Again, it must be remembered that the most bloody fights against and slaughters the Maccabees had to carry out were not those of their Greek-Assyrian enemies, but those of their fellow Jews, whose behavior could have meant the end of Judaism. While I don’t advocate that today–or violence of any kind, the Maccabees showed no mercy toward these ignoramuses who embraced the enemy, toward these eager sell-outs. And anyone and everyone who celebrates Chanukah must celebrate that as well or they simply aren’t observing the holiday and what it’s all about.

The Maccabees were warriors. They were strong, and they had no fear. They’d easily take out any of those who, today, mock Jews as weak. We weren’t weak then. Only the Hellenists were, and their modern-day imitators are the weak ones in our community.

Chanukah was about how peace and survival of the Jewish people was achieved through battle–through a war fought by a group of brave, valiant Jewish men who fought not only against the enemy without, but the enemy within.


Check out “My Big Fat Cool Menorah Collection“!

Check out my documented moving stories of how Jewish U.S. Soldiers celebrated Chanukah while they were fighting in World War II in Europe and the South Pacific.


On another note, I’m often asked the proper pronunciation of the holiday’s name and why the many spellings. As I mentioned above, it’s transliterated from Hebrew. And the word begins with a “Ch” sound, which is similar to the noise you get from clearing your throat. It’s not an “h” sound, but most Gentiles–and now, many Jews–are unable to pronounce the “ch” sound. As for the two “n”s or two “k”s, those are irrelevant, as it’s all about transliteration and phonetics. There is no right way to spell “Chanukah” in English.

On Chanukah, it’s also custom to play a game with a spinning top, called a dreidel. The dreidel has four different Hebrew letters on each side, which are the initials for a Hebrew phrase, Nes Gadol Hayah Sham, which means, “A Great Miracle Happened There [Here, if you’re in Israel].” And as I noted above, we eat the latke potato pancakes. In Israel, they eat sufganiyot–jelly-filled donuts.

Again, to all of my Jewish readers and friends, I wish you a spiritual and meaningful Chanukah. I hope the holiday has the same meaning for you that it does for me–of victory over those who would destroy us.


Chanukah Dreidel

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50 Responses

Well I can tell you that Marvin celebrated tonight by ordering C13 Combination Plate from China City…

Happy Chanukah Debbie!

StinkyBird on December 8, 2012 at 10:15 pm

Thank you for the post, Debbie. Happy Chanukah to Debbie and all the Jewish readers here as well as to any other readers here who celebrate the Holiday.

JeffE on December 8, 2012 at 10:24 pm

Happy Hanukkah to you Debbie and to some of your jewish fans/supporters, and I am aware of the history and the formation of judiasm, no the jewish faith isn’t perfect, but it’s had it’s history of violence, misogyny, homophobia, etc., just like christianity, islam and all faiths practiced today. But thankfully, judiasm has been REFORMED for hundreds of years and living in a modern secular society of today’s world. And the samething can’t be said for islam, which either needs to reform and accomodate with today’s world or be removed from society if they refuse to reform!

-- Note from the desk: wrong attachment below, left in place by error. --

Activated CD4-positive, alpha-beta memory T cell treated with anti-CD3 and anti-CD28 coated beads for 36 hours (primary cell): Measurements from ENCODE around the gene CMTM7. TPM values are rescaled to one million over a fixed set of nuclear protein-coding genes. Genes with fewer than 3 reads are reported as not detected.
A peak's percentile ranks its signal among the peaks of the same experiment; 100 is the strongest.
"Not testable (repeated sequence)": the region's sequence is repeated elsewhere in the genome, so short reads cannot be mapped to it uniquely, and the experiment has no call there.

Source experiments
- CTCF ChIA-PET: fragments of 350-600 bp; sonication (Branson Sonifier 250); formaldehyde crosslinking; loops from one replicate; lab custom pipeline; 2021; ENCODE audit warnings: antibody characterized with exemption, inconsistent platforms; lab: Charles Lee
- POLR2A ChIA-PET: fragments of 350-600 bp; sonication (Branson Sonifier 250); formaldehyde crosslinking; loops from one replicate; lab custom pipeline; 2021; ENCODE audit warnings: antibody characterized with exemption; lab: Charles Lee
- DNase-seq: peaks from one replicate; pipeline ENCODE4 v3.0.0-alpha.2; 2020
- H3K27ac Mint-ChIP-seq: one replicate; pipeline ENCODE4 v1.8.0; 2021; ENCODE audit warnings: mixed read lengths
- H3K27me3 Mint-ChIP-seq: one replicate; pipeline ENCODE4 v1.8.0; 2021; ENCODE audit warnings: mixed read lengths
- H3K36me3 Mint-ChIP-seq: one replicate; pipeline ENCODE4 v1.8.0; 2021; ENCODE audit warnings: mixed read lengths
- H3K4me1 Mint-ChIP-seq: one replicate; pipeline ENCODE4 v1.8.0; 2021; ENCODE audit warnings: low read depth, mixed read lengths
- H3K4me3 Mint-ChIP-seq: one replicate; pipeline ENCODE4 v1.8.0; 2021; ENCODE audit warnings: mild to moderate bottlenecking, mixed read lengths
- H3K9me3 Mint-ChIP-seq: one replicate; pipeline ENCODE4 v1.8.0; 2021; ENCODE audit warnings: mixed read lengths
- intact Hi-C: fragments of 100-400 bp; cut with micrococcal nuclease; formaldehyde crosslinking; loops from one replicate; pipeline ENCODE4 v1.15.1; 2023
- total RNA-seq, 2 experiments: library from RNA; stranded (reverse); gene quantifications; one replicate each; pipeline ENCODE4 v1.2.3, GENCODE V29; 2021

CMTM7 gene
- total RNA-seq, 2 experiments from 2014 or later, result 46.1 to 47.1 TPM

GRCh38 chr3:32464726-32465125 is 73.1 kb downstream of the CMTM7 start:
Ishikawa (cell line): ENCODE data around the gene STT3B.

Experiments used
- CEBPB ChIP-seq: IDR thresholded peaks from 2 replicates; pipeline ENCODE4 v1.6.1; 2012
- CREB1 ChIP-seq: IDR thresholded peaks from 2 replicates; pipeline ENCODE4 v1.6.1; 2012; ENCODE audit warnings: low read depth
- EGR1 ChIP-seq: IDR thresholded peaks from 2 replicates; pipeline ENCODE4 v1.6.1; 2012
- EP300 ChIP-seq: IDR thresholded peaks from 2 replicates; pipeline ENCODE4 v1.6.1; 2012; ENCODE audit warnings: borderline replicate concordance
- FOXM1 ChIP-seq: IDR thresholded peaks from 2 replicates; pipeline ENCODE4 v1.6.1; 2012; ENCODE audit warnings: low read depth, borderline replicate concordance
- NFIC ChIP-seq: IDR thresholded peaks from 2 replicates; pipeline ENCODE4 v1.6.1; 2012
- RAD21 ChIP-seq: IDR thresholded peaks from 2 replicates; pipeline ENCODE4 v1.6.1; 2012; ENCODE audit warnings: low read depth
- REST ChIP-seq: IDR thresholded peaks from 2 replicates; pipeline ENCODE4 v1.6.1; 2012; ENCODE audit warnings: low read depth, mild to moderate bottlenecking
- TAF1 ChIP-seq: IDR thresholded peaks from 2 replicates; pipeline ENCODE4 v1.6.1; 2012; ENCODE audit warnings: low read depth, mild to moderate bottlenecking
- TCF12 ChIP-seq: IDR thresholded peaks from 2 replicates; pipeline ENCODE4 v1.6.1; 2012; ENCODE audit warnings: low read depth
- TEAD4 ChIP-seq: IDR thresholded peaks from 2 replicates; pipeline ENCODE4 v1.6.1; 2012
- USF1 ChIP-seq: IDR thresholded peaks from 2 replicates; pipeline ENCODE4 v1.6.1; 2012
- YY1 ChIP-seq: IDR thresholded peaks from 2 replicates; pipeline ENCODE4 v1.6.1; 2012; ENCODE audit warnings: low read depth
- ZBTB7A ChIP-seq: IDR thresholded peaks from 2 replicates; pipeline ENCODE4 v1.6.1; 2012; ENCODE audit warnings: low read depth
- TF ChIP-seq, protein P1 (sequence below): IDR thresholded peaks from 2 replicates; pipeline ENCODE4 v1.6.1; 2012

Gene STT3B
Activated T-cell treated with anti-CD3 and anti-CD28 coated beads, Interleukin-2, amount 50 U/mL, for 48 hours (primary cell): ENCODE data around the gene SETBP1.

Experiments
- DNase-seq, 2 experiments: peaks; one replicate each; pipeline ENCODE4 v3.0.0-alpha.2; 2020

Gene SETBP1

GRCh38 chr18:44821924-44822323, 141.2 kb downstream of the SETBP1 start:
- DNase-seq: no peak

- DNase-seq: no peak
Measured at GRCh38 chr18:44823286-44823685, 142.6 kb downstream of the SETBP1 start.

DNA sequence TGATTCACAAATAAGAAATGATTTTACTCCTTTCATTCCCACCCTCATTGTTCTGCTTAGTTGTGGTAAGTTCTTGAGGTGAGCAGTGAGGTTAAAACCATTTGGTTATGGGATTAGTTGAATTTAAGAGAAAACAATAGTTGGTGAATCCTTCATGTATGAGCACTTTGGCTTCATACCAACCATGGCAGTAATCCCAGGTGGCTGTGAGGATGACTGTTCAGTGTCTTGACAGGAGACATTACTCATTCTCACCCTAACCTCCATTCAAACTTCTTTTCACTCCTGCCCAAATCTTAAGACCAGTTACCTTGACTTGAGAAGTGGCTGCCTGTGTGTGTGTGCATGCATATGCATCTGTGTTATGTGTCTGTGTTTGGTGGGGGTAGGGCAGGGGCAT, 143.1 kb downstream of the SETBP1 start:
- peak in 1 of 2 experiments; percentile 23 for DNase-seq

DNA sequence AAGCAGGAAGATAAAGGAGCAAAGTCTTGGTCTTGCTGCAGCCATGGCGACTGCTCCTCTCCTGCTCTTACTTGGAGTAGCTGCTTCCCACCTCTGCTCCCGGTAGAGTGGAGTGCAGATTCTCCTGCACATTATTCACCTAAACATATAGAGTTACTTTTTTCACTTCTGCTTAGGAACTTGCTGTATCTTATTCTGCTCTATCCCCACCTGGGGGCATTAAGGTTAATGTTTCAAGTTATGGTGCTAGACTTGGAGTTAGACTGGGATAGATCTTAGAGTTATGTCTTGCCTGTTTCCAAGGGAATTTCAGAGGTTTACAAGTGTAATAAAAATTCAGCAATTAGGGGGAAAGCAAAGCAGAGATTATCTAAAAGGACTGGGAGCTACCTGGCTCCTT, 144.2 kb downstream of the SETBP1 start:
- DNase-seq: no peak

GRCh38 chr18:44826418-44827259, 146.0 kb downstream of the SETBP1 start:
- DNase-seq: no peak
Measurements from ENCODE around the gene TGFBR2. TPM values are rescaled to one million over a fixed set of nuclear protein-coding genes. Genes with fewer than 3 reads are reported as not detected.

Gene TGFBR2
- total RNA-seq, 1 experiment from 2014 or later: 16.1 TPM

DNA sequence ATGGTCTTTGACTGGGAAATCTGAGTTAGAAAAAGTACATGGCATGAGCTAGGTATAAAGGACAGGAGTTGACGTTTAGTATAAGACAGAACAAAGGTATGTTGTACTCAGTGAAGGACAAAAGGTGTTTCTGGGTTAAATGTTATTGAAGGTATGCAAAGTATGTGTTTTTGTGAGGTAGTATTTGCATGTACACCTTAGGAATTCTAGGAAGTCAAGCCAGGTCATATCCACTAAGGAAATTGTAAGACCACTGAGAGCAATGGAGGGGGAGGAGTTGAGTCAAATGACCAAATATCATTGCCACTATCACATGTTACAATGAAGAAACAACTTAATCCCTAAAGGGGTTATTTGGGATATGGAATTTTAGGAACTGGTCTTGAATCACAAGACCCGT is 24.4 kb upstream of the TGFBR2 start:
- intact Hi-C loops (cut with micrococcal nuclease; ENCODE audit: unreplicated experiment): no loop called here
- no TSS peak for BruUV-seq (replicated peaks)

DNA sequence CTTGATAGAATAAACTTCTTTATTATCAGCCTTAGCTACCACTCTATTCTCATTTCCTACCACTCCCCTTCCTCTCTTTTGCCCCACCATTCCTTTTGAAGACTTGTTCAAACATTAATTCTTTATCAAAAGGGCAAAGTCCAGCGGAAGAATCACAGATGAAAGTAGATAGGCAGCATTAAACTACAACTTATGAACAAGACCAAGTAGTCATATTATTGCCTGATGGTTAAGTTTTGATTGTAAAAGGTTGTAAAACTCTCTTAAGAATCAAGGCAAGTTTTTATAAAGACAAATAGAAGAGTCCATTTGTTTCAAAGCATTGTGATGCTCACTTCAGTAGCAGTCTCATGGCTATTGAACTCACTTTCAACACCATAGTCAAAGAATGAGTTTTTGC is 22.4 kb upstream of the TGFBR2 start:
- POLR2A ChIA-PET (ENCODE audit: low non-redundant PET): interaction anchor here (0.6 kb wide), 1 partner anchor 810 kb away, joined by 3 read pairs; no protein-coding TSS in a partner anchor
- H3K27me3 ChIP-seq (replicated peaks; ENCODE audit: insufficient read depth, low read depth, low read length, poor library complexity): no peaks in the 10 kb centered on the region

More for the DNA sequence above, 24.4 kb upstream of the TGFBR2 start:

“A nation is defined by its borders, language & culture!”

Sean R. on December 8, 2012 at 10:50 pm

Happy Hanukkah to Debbie and the Jewish fans of Debbie’s blog! May the today’s Maccabees preserve to fight on and keep the lights of remembrance and tradition on for all times.

Bob on December 8, 2012 at 11:45 pm

Thank you for not calling Chanukah the “Festival of Lights.” The name means “Re-dedication,” as in Chanukat Hamizbe’ach, the re-dedication of the Temple in Jerusalem.

The fact is, there is no time in Judaism where we celebrate lights. The “Festival of Lights” idea is nothing more than the modern secularists, where were defeated by the Maccabees, trying to change the meaning of Chanukah, removing the fact that the Maccabees were the religious who defeated the secularists.

Let’s face it. If Chanukah is the “Festival of Lights” then Christmas is the “Festival of Indoor Pine Trees.”

Fred Taub on December 9, 2012 at 12:36 am

Happy Channukah Debbie! Great post.

Zelda on December 9, 2012 at 1:11 am


Wish you & all your Jewish readers a very happy Chanukah!

Infidel on December 9, 2012 at 1:49 am

And then we can thank Walmart for this epic fail.

Italkit on December 9, 2012 at 2:35 am

Debbie Schlussel

ZAWISZA on December 9, 2012 at 3:22 am

    Debbie stands up for herself in the face of anti-Semites and Israel haters.

    Many Jews have still not left Egypt and Hellenism behind as she points out in her article and they are not truly free.

    Jews take freedom for granted and most of them know nothing of dignity and self-respect. Which is why your kind can walk all over them.

    One day that will change and then Hanukkah will truly mean something to every Jew in the world.

    NormanF on December 9, 2012 at 5:29 am

    You make an excellent case for why she should respect Poland.

    skzion on December 9, 2012 at 11:34 am

      (referring to ZAWISZAW)